Weight: 6.02 pounds

The Envy 17 offers that huge screen and more storage and connectivity options than its smaller siblings, but it’s not the flagship of the new Envy line. That honor goes to the HP Envy 15, which is the fanciest Envy we’ve ever seen.

HP Envy 15: A new era for Envy

When it ships in June, 2020, the HP Envy 15 will embody the new creator mission for its product line. In the United States, Envy has seemed to be all about style, but with not quite as much substance as the company’s premium Spectre series. Now the HP Envy 15 is bringing all the bling, with top-shelf parts and notable firsts like vapor-chamber cooling.

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The HP Envy 15 is made for creators, with state-of-the-art CPUs and GPUs, vapor chamber cooling, 4K AMOLED display, and software to control it all.

But it’s not trying to compete with its Spectre cousin; HP’s very clearly using Envy to lure creators away from the MacBook Pro 16. Let’s run through the major specs below, based on a SKU (the 15-ep0035cl) that will be sold at Costco warehouse stores:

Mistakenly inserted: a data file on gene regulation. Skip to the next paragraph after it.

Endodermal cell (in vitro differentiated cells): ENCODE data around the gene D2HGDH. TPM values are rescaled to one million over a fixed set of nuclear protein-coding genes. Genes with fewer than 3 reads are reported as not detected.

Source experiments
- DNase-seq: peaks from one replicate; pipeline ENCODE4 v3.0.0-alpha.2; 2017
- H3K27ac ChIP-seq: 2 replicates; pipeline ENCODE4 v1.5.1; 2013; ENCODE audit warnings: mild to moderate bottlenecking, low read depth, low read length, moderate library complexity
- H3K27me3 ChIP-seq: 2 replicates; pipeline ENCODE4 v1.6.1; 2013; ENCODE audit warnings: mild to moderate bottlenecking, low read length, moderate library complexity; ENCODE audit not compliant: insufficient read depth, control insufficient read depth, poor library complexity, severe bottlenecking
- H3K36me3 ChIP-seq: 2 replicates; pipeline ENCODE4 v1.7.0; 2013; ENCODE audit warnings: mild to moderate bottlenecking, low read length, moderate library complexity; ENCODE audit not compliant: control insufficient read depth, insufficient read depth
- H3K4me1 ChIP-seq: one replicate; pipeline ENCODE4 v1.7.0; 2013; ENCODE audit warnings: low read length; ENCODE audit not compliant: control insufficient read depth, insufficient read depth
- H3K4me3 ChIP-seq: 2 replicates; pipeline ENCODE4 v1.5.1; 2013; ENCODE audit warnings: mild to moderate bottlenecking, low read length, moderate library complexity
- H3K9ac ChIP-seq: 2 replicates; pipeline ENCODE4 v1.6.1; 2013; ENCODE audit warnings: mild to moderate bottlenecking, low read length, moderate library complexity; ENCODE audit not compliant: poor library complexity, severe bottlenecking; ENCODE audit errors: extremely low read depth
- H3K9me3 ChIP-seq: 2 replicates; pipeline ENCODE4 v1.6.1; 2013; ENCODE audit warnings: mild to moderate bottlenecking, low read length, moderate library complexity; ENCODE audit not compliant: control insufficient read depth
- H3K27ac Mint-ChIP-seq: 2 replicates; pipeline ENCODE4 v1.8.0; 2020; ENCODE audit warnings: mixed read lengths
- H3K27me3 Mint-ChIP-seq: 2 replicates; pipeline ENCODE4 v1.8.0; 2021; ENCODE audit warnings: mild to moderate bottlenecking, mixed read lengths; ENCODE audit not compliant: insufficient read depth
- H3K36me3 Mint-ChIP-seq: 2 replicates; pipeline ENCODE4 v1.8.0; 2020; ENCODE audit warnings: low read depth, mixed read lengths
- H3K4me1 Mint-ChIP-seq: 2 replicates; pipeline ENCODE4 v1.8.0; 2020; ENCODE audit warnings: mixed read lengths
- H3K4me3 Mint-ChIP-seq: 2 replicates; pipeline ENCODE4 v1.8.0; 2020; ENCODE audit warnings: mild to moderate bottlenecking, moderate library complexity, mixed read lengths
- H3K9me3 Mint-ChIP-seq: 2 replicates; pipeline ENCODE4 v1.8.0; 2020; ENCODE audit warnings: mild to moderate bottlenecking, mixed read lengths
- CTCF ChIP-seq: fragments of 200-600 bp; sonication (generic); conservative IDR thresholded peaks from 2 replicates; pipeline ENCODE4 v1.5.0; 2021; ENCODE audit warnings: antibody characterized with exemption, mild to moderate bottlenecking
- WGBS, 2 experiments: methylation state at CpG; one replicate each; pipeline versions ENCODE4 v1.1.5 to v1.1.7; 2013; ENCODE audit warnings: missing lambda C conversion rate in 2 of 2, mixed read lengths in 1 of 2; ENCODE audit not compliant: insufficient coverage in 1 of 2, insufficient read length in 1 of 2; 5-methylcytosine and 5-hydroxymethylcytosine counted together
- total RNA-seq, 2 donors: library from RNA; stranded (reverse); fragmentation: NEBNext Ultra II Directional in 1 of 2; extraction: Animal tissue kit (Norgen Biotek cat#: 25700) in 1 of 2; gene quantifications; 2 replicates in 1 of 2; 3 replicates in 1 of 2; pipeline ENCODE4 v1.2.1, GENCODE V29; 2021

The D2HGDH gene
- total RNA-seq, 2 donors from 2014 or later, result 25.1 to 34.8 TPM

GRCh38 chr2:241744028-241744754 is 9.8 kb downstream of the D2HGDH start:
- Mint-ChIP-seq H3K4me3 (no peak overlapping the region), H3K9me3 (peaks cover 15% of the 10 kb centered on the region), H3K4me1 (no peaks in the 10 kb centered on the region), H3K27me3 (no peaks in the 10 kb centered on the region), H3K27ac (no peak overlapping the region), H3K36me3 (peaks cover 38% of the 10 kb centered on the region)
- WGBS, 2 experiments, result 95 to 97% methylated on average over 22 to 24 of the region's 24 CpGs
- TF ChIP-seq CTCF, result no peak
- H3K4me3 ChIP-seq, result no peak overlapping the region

CPU: Intel 10th-gen Core i7-10750H

RAM: 32GB DDR4-2933 (2 x 16GB)

Display: 15.6-inch 4K UHD (3840x2160) UWVA AMOLED multitouch

Graphics: Nvidia GeForce RTX 2060 with Max-Q and 6GB dedicated GDDR6 memory

Storage: 1TB PCIe NVMe M.2 SSD

Connectivity: Two Thunderbolt 3 with SuperSpeed USB Type-C 10Gbps, USB Power Delivery, DisplayPort 1.4; two SuperSpeed USB Type-A 5Gbps, HDMI 2.0a, headphone/mic combo jack

Networking: Intel Wi-Fi 6 and Bluetooth 5

Battery: 6-cell, 83Wh Li-ion

Dimensions: 14.09 x 9.32 x 0.73 inches

Weight: 4.74 pounds